For example, FIG. 1 shows one preferred arrangement wherein the filter element of the present invention is transparent envelope 11 which fits over and is secured to the photoflash assembly 12, which assembly comprises a linear array of photoflash lamps, two of which are designated as 121 and 122. Envelope 11 may serve to hold the array of photoflash lamps in assembled position and also may serve as a safety shield. The entire assembly may be detachably mounted through electrical connection means 14 to camera housing 13. Further details on photoflash lamp assemblies of the above-described type and several variations thereof may be found in, for example, U.S. Pat. Nos. 3,598,984; 3,598,985; and 3,614,412. It is to be realized that other similar arrangements, including the commercially familiar "flashcube" arrangement such as described in, for example, U.S. Patent No. 2,982,119, are also contemplated as suitable in the practice of the present invention.
FIG. 2 illustrates another embodiment wherein a single photoflash lamp 22 is positioned within flash reflector 23 of flash gun assembly 24. Transparent cover 21 which may serve as the filter element of the present invention is disposed over the open end of flash reflector 23, so that the radiation emitted by photoflash lamp 22 must pass therethrough, and be filtered thereby, before it reaches the scene being illuminated.
The fabrication material employed in the above-described filter element may be glass, but is preferably an organic plastomeric material having generally suitable transmission properties in the visible region. Illustrative examples of suitable plastomeric materials include various cellulose derivatives, polystyrene plastics, vinyl polymers and copolymers, acrylic resins, polyolefins, polyesters, polymers of alkyl diglycol carbonate, and the like. Of particular interest and presently preferred herein are the polystyrene plastics such as, for example, the clear general purpose polystyrene No. 666 U, marketed by Dow Chemical Company.
Any of these various plastics may, and usually does, vary from the others very appreciably in its transmission of radiant energy at various wavelengths. Nevertheless, if not modified, none meet the necessary spectral requirements for employment in this invention. Some additive or combination of additives is, therefore, necessary to decrease the infrared transmission without adversely affecting transmission in the visible regions.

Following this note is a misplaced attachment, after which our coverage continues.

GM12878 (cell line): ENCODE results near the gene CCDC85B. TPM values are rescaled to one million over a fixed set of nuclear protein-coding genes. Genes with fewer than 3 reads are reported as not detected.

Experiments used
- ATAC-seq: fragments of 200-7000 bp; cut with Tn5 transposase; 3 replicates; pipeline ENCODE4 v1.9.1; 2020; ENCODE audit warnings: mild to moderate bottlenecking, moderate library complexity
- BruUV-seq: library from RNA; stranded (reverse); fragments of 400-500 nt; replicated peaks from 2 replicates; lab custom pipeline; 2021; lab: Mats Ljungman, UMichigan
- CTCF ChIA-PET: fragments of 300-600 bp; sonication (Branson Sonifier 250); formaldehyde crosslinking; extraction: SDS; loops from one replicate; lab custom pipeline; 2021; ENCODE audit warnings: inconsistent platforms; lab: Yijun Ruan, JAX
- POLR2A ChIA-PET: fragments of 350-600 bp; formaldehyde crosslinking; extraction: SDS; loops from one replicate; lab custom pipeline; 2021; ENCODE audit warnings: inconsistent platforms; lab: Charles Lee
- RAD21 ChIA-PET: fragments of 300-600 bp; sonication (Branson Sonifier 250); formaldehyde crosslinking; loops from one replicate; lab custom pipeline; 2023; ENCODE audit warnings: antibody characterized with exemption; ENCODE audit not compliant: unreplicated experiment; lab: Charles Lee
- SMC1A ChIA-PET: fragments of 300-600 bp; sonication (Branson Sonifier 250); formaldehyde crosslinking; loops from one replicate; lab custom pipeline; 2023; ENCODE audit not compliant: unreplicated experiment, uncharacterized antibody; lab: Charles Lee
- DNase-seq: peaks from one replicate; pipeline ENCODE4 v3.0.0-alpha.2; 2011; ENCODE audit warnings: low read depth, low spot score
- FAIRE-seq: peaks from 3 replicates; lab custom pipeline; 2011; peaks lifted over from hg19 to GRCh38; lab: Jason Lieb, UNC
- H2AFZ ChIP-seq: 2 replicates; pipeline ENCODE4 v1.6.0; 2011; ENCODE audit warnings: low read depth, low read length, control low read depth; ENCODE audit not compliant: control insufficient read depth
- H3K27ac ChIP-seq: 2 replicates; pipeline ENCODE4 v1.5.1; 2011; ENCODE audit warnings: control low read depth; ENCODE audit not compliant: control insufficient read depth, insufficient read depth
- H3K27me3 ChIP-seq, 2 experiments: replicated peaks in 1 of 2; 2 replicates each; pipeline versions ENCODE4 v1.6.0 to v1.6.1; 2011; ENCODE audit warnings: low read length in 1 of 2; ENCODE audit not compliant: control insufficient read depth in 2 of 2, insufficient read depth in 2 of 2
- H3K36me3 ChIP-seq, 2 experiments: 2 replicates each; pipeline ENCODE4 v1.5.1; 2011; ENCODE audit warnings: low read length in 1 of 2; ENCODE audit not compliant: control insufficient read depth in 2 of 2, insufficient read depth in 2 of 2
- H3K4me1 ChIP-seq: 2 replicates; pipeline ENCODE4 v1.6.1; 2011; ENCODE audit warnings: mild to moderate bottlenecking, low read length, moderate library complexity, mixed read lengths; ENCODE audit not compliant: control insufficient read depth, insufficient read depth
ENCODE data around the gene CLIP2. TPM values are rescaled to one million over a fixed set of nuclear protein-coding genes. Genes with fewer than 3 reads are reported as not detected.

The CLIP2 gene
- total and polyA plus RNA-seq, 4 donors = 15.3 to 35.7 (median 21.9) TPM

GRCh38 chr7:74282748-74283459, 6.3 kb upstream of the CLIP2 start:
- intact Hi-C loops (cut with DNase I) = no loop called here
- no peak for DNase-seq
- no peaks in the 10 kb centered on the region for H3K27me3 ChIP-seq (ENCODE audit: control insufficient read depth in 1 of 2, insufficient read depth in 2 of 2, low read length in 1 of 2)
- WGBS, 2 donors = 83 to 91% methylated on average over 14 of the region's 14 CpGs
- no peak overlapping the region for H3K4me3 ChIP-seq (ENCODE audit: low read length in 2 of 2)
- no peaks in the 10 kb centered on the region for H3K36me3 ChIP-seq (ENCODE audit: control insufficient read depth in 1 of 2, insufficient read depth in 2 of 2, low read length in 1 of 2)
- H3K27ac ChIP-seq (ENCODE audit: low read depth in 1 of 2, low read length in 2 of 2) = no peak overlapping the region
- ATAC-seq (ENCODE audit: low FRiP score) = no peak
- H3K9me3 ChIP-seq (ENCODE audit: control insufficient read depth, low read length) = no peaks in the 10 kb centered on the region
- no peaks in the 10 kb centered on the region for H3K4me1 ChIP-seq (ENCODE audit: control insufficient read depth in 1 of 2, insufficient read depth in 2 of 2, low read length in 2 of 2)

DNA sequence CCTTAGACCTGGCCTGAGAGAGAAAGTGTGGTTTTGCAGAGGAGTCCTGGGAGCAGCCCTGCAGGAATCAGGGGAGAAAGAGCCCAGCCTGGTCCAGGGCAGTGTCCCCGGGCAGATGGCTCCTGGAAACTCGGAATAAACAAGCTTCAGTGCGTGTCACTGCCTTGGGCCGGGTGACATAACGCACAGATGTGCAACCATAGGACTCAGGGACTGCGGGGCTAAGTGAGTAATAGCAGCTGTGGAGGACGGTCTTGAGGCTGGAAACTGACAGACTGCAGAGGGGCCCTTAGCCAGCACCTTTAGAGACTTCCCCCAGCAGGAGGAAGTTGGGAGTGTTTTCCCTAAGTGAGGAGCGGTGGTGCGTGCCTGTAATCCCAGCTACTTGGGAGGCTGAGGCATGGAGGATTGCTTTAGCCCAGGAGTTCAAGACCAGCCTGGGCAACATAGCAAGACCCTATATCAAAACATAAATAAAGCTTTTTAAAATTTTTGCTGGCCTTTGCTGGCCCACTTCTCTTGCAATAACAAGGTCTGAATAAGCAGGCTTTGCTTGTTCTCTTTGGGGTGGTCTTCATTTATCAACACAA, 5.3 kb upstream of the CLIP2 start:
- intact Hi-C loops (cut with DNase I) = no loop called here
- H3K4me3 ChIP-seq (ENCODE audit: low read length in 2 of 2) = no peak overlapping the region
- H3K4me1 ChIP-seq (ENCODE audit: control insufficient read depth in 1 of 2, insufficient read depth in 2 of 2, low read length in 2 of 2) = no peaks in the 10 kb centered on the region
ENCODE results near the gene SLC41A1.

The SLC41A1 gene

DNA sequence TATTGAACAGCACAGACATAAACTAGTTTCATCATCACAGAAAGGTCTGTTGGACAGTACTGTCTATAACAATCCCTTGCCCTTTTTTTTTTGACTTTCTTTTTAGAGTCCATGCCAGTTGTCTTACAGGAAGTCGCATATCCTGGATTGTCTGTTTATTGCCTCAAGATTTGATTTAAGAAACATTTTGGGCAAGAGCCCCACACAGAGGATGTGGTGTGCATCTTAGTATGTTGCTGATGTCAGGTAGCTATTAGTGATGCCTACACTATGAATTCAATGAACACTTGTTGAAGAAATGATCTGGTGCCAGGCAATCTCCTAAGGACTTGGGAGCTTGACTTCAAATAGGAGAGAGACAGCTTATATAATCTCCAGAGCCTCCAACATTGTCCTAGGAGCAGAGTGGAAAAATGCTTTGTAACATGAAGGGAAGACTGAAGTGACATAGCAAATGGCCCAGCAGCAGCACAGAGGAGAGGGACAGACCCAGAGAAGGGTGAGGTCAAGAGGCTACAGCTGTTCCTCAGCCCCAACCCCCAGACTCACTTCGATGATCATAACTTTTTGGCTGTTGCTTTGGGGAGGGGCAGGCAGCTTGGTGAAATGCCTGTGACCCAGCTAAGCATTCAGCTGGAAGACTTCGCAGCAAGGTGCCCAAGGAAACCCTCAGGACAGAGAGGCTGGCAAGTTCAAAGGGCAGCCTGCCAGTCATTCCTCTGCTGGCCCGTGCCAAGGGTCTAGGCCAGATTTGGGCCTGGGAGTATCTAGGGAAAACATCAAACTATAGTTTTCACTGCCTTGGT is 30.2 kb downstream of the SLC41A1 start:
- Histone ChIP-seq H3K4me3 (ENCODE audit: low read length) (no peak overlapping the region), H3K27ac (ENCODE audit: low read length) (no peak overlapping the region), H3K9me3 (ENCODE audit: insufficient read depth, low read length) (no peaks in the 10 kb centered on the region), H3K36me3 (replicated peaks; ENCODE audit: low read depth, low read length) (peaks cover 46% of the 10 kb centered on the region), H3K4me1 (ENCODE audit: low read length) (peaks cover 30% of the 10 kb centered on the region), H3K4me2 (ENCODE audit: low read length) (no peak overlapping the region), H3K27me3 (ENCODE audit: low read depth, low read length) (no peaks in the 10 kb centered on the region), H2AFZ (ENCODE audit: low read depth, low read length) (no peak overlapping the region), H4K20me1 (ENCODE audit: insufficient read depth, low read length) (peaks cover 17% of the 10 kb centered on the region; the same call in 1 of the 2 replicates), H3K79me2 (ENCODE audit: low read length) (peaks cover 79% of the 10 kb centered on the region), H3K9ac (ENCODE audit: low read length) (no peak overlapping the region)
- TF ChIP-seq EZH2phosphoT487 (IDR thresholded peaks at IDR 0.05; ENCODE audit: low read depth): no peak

Preferred additives or combinations of additives exhibit strong absorption in the infrared region, particularly the near-infrared region above about 700 nm with optimum transmission in the region of conventional color film sensitivity, i.e., the visible region from about 400 nm to about 700 nm. The additive or additives preferably absorb at least 10% of the total infrared radiation having wavelengths between 700 nm and 2,000 nm, when incorporated in relatively thin filter elements at small concentrations as will be illustrated hereinafter.
The characteristics of the absorption that may be allowed of the aforementioned additive(s) in the visible region is largely dependent in color photography upon what is desired in the way of color correction for the photoflash radiation. As was briefly mentioned before, the spectral distribution of radiation emitted from a bare photoflash lamp does not approximate the desirable characteristics of daylight, which is taken to have a standard color temperature in the vicinity of 5,500° K. Generally, speaking, this bare photoflash radiation, having a color temperature of about 4,700° K, is too rich in red, i.e., wavelengths from about 600 to 700 nm, and relatively deficient in blue, i.e., wavelengths from about 400 nm to 500 nm.
Accordingly, several dyes are known and employed in the art as filter elements in connection with the color temperature correction of photoflash lamps. These dyes are selected mainly for their absorption characteristics in the visible region below 700 nm and generally provide compensation for the above-mentioned illumination excesses and deficiencies relative to standard daylight. Such "color correction" dyes possessing selective absorption in the visual region while providing essentially no absorption in the infrared region may be combined with other known dyes having strong infrared absorption with essentially no visible absorption to provide a filter element which is within the scope of this invention. Alternatively, a single dye possessing the desired spectral properties in both regions may be employed to accomplish the same result.